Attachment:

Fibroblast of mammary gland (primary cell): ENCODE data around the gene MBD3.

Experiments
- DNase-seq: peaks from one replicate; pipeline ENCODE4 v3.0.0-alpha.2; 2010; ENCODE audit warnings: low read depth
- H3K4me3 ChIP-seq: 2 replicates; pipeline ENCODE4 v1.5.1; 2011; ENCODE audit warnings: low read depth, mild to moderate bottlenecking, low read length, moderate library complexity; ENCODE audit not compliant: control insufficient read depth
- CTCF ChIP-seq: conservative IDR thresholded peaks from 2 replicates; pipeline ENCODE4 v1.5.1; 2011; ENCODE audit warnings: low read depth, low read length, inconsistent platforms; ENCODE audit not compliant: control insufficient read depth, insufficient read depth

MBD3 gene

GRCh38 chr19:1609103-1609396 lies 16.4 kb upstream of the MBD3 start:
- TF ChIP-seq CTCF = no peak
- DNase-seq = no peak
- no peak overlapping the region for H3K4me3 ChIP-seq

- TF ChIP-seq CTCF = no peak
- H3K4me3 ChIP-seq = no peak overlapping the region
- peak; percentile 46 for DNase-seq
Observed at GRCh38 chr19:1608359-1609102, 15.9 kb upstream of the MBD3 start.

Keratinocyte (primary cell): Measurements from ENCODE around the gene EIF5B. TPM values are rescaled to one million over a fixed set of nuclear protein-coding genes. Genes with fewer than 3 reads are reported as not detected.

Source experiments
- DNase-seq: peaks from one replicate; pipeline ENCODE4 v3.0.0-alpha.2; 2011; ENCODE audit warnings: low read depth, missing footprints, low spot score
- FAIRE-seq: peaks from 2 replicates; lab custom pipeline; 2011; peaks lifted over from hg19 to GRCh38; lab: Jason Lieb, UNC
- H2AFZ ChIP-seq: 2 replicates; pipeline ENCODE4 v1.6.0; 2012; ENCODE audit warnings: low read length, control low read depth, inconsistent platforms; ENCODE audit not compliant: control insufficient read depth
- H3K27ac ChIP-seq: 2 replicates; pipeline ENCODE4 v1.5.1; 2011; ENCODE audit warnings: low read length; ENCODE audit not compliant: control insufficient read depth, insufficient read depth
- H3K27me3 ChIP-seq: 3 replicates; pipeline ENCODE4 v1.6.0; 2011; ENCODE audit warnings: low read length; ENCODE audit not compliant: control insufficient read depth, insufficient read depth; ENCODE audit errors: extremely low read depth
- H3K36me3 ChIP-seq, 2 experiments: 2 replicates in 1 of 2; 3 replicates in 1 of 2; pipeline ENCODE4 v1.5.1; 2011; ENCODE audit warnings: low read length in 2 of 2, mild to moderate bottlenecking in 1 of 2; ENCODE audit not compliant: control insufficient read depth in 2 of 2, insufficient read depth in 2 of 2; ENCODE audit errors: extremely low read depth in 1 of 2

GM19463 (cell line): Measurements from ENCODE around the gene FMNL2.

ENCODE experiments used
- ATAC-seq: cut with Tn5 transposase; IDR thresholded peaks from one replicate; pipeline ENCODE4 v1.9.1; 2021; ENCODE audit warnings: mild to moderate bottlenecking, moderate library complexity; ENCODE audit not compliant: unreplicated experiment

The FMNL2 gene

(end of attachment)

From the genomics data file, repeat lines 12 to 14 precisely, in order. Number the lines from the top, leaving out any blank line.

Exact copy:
- H3K4me3 ChIP-seq = no peak overlapping the region
- peak; percentile 46 for DNase-seq
Observed at GRCh38 chr19:1608359-1609102, 15.9 kb upstream of the MBD3 start.